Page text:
- All the organizing in the world won’t help you if you’ve placed beautiful basket full of notions on a high shelf. Make things accessible and more will be accomplished.
- Decluttering after a project is completed is a great way to keep your space tidy and organized.
Sewing Personality C – Everything is Sentimental
- Sewing Personality C is sentimental about everything. Every item in her sewing space has some sort of meaning and becomes a keepsake.
- Her sewing space tends to be overly cluttered because she doesn’t get rid of things she no longer uses.
- Her sewing surfaces are antiques and vintage pieces that have probably been given to her.
- Every saved button, zipper, pattern, fabric, or quilt has special meaning and must be displayed at all times.
- She has something saved from every project she has ever sewn.
Repurposing is the Key:
It isn’t necessary for someone who is sentimental to part with her treasures. Keeping the clutter tamed is the challenge. The key is to repurpose these mementos and use them for storage and display.
- A vintage piece of furniture can be repurposed to hold fabric and supplies.
- Antique mason jars are ideal for organizing small notions. These can then be displayed on vintage shelves. They even make great pin cushions that can serve double duty as storage.
- Repurposed baskets are great for storing in-the-works projects or future projects.
- Shop at thrift stores to find old sewing baskets to use for storage.
- Use vintage linens for window coverings and wall decor.
- Antique quilts make fabulous wall hangings.
Sewing Personality D – Always Overwhelmed
- On the surface, Sewing Personality D seems very similar to Sewing Personality A. However, there are some differences in the way she approaches her sewing.
- She is a sewing multi-tasker and usually has numerous projects started. This creates a ton of clutter; and, unfortunately, procrastination causes many of these projects to never get finished.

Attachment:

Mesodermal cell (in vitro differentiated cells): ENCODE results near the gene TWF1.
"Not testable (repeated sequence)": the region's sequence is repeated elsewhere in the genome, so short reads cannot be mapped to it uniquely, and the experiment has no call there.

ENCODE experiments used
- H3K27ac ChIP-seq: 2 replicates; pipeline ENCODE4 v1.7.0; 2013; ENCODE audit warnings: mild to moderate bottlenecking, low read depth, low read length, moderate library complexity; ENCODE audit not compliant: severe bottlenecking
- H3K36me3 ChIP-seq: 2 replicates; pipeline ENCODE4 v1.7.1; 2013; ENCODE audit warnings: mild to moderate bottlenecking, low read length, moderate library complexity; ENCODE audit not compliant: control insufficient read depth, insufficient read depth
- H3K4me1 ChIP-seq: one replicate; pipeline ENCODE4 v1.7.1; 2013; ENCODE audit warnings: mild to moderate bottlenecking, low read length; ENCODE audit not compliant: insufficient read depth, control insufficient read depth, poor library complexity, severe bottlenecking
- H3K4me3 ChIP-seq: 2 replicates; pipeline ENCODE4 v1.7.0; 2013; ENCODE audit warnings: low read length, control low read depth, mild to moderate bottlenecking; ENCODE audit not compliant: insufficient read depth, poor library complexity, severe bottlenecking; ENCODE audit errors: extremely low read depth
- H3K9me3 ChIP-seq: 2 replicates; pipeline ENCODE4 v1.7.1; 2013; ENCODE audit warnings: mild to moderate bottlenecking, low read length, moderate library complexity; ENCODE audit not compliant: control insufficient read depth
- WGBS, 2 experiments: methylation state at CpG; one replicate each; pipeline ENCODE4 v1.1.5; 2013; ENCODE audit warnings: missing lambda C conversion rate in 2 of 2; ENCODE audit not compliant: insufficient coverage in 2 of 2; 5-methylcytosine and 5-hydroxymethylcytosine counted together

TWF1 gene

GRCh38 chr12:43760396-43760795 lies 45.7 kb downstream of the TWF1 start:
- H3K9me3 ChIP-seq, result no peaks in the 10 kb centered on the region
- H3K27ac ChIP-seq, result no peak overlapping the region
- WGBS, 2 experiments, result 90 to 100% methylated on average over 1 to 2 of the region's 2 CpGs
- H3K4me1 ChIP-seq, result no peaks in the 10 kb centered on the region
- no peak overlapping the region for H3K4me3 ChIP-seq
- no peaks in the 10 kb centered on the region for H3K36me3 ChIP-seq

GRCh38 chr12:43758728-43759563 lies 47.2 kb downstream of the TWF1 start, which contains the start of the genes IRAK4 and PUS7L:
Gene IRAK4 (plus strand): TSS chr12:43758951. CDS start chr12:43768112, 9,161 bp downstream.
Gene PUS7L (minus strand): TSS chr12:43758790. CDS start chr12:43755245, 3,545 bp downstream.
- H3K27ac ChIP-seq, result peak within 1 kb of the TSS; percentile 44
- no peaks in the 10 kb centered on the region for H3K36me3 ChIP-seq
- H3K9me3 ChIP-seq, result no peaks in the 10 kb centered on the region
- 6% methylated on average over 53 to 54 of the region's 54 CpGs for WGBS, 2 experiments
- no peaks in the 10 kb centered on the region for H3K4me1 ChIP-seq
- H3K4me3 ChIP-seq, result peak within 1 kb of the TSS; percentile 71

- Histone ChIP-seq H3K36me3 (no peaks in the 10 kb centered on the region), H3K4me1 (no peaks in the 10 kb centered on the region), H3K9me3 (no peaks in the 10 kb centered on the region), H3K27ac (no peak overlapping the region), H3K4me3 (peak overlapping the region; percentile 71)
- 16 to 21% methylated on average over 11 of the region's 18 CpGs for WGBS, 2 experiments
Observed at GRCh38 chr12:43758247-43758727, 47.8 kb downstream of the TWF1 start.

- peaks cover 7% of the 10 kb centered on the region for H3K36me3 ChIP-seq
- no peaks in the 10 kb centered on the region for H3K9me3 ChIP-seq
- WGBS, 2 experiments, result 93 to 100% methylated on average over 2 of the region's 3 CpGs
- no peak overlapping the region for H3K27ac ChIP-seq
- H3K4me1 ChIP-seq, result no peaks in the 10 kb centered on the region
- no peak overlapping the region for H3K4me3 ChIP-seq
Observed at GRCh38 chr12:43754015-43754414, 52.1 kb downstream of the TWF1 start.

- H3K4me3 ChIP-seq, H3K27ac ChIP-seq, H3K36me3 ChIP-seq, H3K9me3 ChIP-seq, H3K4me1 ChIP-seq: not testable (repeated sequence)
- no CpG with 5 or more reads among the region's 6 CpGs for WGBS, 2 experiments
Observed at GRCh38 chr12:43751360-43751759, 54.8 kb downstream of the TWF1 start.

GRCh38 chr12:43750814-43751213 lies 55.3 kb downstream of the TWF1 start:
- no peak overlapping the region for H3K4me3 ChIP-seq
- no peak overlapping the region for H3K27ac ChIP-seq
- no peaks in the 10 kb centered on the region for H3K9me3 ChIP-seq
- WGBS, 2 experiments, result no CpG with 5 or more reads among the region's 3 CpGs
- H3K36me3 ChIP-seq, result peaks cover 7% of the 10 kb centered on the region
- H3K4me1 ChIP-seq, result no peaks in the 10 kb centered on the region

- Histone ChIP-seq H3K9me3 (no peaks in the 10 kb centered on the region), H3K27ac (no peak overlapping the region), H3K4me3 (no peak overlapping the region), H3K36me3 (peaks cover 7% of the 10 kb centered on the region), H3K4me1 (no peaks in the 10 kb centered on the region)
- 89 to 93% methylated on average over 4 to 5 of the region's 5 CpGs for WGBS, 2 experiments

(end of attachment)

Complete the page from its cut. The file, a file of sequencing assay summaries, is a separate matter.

- She loves the latest sewing tool or gadget and will purchase it “for the next project” which may get started and then abandoned just as quickly.
- She owns a large collection of untouched sewing and quilting books. She one day plans to make every project in each of these books.
- Occasionally, she will throw herself thoroughly into a project and let every other area of her life languish.
Accountability is the Key:
Finding the right balance can be difficult, but having someone who is willing to help you get and stay organized will keep you from always being overwhelmed by the general clutter that surrounds your creative space. A spouse or best friend who knows your tendencies can gently coax you away from over-buying sewing things that will only overwhelm you more.
- Invite a friend over on a set a date to help you declutter, destash, and get organized. Be sure to have lots of yummy foods and fun music. (Hint: This is probably the only way you will get organized!)
- Organize one area at a time and choose something you love first (like fabric!). Don’t move on until it’s completely organized; then, tackle other areas such as gadgets, books, etc. Have plenty of storage options available so you don’t get sidetracked. Pinterest is a great source for this.
- When tempted to buy more unnecessary supplies or even a new sewing machine, take a breath and call your accountability partner. She will help you see clearly if you need this item or not.
- Take 10 – 15 minutes a day to do a little sewing room organizing. This has two benefits. You will save money because you’ll always know what you have and you won’t be tempted to buy more fabric or new gadgets. AND, you will thoroughly enjoy sewing again because the stress of walking into a disorganized space will no longer exist.
For me, I’m a mixture of Sewing Personalities A & D. This means my sewing room is always a mess because that’s the only way I can find anything. AND, the clutter completely overwhelms me so starting new projects becomes a challenge.
These completely non-scientific observations are based on some of the comments I have collected from readers. However, if you see yourself in one of these Sewing Personalities, I suggest you focus on the positives, ignore the rest, and go sew something. While you’re at it let me know where you fit in?